Like apixaban, the effect of edoxaban on routine coagulation tests (INR and PTT) is modest and unreliable for assessing the current anticoagulation effect.
In all three cases, an anti-Xa assay calibrated for the specific DOAC can be used to estimate its current anticoagulation effect. If this is not available, an anti-Xa assay calibrated for heparin can also be used, though it is not as accurate as assays calibrated specifically for the DOAC.
Measuring the effect of Dabigatran
Dabigatran is a direct thrombin inhibitor and frequently prolongs the aPTT. The standard thrombin time (TT) test is highly sensitive to dabigatran. Having a normal thrombin time can be used to rule out a clinically significant dabigatran effect.
When abnormal, the aPTT and TT are unable to quantify the dabigatran effect. For that purpose a dilute thrombin time (dTT) can be obtained. Discussion with your local hematologist or anticoagulation specialist is recommended when ordering and interpreting tests for DOAC activity as these results can vary significantly based on the assay being used.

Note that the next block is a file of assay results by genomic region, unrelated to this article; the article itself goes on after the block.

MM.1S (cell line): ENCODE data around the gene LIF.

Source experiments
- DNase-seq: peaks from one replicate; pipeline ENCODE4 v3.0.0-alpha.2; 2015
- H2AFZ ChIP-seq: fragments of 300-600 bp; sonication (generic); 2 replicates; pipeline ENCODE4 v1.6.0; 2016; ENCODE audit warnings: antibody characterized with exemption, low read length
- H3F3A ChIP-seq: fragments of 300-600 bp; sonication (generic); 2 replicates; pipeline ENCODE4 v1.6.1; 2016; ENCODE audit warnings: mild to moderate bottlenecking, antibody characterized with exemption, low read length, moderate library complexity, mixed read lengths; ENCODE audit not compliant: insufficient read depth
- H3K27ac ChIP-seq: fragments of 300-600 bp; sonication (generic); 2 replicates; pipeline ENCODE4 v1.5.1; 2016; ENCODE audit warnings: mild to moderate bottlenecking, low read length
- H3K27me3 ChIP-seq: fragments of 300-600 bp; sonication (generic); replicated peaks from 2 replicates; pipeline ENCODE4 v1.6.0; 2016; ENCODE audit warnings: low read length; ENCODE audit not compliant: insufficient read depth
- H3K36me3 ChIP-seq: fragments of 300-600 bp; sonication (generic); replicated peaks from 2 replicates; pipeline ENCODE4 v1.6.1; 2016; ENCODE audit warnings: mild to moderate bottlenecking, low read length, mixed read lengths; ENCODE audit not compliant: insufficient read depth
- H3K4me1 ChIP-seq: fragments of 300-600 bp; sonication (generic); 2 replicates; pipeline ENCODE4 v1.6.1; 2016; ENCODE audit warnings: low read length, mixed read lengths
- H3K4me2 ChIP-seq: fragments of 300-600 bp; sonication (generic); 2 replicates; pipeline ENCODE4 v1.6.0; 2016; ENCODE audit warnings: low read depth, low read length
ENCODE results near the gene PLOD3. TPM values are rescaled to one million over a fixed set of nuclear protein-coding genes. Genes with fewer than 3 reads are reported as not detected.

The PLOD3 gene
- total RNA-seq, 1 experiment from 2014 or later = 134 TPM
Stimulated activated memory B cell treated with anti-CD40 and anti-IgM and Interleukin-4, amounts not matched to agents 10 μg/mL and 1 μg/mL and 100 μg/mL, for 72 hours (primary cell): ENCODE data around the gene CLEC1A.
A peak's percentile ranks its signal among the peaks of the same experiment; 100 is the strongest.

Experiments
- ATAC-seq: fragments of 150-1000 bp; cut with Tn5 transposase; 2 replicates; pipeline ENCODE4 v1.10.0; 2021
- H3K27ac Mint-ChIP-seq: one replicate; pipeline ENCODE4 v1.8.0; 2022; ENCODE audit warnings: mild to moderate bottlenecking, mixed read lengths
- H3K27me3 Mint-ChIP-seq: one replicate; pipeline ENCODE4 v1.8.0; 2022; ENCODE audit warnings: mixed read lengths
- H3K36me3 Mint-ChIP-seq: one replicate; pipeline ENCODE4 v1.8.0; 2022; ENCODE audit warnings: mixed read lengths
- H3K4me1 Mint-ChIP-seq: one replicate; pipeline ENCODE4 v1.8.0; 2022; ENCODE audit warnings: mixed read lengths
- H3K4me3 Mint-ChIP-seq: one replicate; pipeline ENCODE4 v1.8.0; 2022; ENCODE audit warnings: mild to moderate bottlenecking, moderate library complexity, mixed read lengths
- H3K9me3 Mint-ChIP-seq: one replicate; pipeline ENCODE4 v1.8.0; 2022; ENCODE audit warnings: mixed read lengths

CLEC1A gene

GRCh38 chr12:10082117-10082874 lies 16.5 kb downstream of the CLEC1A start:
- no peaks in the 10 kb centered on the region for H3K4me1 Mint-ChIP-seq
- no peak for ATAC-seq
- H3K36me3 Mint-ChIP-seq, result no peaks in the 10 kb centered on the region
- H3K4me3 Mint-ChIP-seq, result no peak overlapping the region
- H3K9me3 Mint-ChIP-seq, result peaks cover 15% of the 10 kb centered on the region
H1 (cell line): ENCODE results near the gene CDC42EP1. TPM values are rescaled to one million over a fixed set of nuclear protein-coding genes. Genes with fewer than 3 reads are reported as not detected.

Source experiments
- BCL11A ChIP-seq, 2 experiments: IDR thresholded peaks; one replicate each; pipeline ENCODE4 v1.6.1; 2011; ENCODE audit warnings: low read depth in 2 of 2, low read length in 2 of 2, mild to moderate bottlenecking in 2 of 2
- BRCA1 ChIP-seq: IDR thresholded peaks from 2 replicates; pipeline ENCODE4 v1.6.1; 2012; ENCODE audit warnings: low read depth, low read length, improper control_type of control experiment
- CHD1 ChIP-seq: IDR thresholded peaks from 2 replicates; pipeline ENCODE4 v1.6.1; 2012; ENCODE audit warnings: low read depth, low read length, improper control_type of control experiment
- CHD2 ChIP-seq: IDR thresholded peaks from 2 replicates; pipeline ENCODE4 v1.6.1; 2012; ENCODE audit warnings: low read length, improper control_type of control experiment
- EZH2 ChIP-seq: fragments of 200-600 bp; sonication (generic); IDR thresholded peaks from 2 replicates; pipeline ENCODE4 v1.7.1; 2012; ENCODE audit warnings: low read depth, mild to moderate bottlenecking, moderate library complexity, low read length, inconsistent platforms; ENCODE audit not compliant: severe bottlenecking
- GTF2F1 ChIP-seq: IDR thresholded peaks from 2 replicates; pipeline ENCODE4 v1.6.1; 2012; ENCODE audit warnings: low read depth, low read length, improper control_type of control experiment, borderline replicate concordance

Use of functional hemostatic studies (TEG, ROTEM) for DOACs
DOACs affect functional whole blood point-of-care coagulation tests such as ROTEM, as they cause a dose-dependent increase in ROTEM clotting times (CTs)4. However,ROTEM testing has not been widely studied for this use, and should not currently be used to rule in/out the presence of therapeutic levels of DOACs. Apixaban has a weak effect on ROTEM clotting times, even at therapeutic concentrations.
Mrs. Landingham is uncertain when she last took her apixaban, and routine coagulation tests (INR, PTT) can not to rule out a clinically significant anticoagulant effect. If an anticoagulant effect can be ruled out, then she may be eligible for surgery sooner, which means less time immobilized in bed! She is also not actively bleeding, and there is adequate time to wait for an apixaban specific anti-Xa level.